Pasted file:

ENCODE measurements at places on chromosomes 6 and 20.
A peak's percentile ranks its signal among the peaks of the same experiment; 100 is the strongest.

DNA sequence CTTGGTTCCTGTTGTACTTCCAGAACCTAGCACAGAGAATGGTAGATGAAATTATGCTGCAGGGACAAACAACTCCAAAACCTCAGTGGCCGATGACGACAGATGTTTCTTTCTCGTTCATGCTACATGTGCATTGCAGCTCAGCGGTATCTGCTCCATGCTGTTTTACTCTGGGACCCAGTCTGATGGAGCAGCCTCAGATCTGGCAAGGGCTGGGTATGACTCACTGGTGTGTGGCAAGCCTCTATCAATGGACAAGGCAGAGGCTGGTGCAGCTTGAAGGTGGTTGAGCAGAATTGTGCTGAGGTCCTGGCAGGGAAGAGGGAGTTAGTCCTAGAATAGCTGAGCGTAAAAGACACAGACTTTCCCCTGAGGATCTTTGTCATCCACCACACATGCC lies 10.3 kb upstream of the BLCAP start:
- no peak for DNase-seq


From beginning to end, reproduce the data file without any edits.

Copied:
ENCODE measurements at places on chromosomes 6 and 20.
A peak's percentile ranks its signal among the peaks of the same experiment; 100 is the strongest.

DNA sequence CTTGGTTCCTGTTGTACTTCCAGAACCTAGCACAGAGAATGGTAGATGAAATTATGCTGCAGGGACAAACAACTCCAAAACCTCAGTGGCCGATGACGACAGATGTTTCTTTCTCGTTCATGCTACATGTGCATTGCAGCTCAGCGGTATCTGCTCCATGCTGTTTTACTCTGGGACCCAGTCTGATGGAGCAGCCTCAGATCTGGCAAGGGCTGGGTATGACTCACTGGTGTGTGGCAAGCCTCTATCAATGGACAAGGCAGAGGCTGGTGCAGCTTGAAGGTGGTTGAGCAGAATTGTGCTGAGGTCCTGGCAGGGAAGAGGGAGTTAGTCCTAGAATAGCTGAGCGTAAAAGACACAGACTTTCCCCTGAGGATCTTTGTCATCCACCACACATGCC lies 10.3 kb upstream of the BLCAP start:
- no peak for DNase-seq